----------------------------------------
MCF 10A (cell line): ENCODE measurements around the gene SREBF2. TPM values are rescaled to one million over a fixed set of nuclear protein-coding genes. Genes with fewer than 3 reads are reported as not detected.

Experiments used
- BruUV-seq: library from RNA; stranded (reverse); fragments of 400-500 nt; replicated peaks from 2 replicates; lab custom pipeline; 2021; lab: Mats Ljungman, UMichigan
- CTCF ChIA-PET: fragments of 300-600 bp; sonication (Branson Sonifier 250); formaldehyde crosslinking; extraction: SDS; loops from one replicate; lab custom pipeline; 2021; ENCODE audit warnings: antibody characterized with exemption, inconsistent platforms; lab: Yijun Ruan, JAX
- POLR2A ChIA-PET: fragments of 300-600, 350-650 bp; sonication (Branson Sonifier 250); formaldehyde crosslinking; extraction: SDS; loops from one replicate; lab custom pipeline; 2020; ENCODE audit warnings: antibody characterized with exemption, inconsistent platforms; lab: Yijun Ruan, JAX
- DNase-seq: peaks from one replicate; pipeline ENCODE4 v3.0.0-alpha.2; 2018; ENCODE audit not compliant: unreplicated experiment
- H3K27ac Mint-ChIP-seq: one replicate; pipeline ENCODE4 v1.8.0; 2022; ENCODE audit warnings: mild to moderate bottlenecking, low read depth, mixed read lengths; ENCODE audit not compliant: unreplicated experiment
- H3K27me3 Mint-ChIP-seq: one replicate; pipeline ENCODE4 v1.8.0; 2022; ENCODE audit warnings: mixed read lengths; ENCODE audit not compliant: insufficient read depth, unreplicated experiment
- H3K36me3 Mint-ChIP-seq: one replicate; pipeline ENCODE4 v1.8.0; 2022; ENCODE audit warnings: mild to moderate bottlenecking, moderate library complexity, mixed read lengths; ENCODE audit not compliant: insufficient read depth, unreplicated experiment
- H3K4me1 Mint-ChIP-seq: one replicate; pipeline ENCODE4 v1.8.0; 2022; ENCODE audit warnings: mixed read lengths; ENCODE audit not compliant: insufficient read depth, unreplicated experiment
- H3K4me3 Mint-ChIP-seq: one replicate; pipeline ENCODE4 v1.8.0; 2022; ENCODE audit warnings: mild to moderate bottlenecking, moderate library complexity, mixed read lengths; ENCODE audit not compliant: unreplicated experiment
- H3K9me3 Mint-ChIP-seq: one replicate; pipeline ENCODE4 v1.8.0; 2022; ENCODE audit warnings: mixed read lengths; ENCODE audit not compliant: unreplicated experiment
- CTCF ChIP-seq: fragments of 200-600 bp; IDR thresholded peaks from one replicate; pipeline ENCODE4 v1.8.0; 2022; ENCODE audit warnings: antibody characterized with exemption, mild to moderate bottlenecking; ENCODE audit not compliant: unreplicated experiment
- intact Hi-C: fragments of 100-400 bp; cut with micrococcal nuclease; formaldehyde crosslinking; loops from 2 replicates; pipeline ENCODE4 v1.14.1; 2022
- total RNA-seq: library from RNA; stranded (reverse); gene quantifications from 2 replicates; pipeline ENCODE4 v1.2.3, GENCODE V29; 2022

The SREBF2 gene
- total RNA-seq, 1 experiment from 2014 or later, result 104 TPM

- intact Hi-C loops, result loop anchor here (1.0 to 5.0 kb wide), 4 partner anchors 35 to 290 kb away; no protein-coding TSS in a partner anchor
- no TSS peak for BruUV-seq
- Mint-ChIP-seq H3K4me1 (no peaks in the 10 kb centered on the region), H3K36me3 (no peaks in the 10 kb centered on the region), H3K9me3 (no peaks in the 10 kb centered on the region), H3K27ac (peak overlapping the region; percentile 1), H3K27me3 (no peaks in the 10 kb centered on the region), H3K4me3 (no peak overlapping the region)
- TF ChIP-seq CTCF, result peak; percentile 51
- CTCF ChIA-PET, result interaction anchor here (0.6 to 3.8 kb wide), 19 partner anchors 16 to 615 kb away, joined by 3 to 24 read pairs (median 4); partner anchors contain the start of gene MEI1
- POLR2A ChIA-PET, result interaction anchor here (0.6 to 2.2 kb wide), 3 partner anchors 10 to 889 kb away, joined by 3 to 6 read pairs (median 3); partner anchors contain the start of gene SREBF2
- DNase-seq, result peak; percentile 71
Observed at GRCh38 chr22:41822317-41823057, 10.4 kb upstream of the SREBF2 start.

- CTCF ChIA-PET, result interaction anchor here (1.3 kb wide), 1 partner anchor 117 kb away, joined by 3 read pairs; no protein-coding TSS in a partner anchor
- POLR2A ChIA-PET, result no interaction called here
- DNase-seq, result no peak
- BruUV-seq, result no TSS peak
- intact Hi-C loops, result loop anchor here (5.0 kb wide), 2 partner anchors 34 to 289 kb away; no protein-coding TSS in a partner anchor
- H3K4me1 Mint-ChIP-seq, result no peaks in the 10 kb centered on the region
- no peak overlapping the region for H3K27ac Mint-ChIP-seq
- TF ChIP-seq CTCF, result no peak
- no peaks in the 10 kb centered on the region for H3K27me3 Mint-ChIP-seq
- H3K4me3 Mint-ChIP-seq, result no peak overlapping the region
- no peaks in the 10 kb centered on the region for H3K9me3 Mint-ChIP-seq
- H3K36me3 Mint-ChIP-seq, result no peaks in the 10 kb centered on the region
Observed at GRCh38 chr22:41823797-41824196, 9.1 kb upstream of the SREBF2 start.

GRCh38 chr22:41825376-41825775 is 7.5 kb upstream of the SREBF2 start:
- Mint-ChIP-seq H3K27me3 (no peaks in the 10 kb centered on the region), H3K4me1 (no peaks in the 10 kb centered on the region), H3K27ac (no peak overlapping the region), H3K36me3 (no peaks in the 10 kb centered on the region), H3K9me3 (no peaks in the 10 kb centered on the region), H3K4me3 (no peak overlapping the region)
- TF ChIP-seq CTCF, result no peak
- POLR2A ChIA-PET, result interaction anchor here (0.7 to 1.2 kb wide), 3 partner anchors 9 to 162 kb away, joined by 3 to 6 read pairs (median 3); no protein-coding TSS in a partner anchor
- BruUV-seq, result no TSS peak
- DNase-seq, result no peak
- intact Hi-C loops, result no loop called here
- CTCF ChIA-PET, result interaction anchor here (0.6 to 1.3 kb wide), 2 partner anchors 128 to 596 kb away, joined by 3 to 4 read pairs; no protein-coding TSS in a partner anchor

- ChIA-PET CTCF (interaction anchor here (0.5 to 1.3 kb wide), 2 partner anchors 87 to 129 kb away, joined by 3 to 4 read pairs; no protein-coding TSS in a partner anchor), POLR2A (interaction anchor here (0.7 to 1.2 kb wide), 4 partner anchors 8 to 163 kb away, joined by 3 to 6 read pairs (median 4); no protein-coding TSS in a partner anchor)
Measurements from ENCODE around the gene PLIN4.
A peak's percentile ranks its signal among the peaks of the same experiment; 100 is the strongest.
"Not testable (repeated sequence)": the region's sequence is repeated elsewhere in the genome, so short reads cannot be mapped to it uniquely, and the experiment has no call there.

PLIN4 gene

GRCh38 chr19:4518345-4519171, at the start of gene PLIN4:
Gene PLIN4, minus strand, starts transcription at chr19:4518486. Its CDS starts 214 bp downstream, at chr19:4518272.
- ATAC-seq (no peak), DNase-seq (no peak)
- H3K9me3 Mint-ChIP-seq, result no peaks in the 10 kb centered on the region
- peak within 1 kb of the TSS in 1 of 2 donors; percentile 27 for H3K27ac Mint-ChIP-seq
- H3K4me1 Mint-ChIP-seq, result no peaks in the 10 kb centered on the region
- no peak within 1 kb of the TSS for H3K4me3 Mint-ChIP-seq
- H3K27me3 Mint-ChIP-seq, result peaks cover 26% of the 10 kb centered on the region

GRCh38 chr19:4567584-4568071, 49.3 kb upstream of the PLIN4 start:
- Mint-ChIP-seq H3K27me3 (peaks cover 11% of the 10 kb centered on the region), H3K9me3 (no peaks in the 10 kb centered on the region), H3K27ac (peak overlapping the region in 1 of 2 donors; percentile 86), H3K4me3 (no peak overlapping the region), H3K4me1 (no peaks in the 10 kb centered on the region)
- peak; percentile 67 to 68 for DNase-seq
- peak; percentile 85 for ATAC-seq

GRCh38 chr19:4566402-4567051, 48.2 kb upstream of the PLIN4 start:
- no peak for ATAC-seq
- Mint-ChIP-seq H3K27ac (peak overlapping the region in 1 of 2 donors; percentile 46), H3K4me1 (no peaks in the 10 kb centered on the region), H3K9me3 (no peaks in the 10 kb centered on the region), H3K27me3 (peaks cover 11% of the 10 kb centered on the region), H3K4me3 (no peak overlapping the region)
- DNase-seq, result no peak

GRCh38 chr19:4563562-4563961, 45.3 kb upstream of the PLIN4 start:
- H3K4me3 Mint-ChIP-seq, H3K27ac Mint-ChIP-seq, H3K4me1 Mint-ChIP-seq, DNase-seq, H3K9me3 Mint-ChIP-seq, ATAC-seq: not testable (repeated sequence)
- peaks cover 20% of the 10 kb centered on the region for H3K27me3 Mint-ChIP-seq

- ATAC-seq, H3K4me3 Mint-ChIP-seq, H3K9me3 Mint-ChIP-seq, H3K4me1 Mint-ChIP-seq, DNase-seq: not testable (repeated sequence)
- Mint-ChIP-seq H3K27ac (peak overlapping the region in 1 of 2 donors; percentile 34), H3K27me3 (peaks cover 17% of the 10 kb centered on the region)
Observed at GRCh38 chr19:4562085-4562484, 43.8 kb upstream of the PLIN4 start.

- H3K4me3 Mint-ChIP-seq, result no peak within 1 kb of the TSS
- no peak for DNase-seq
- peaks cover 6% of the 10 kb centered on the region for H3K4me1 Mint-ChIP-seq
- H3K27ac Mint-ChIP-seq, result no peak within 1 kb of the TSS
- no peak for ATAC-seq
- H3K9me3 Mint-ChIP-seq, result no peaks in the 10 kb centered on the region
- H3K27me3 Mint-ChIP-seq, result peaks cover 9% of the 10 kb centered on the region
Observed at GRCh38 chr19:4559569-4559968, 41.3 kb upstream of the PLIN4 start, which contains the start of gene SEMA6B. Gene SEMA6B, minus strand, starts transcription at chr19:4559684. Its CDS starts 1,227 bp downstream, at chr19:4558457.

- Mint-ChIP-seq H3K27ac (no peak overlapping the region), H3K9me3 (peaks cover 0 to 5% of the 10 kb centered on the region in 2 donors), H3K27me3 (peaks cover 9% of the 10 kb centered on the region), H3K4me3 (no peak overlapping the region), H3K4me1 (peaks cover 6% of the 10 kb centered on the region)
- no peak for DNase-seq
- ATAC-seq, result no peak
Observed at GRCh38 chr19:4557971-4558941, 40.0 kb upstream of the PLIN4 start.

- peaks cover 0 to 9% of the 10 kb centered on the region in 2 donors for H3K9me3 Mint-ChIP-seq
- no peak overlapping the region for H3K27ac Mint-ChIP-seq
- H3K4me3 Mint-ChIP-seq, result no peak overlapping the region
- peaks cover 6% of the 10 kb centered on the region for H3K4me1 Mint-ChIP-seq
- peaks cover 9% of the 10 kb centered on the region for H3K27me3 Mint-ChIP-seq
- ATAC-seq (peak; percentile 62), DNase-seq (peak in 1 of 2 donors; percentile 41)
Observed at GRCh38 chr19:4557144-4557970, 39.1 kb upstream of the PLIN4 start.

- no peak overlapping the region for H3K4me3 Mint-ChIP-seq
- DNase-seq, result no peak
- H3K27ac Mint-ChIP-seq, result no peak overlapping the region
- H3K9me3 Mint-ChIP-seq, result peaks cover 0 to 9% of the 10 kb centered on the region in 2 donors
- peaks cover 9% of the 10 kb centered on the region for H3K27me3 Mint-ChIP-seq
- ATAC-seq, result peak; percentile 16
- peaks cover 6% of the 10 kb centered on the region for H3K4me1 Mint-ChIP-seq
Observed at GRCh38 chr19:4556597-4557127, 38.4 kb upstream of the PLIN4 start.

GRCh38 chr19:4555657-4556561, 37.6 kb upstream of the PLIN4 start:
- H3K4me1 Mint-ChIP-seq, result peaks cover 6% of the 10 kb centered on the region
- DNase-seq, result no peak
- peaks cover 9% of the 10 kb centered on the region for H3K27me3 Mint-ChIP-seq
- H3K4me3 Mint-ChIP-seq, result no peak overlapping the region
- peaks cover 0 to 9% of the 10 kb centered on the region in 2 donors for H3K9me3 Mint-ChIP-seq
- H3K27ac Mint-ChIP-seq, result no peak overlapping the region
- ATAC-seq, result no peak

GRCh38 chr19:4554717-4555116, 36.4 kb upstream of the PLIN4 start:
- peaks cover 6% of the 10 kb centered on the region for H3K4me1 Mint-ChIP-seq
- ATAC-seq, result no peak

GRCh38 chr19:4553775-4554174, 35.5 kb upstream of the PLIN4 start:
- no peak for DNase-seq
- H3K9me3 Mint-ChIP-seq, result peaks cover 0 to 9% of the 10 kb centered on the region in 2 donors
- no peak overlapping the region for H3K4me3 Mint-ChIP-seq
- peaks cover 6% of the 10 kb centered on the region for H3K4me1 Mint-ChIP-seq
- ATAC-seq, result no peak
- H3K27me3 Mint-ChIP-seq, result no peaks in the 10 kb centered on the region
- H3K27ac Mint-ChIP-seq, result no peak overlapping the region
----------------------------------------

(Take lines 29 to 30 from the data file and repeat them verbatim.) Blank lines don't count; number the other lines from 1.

- BruUV-seq, result no TSS peak
- intact Hi-C loops, result loop anchor here (5.0 kb wide), 2 partner anchors 34 to 289 kb away; no protein-coding TSS in a partner anchor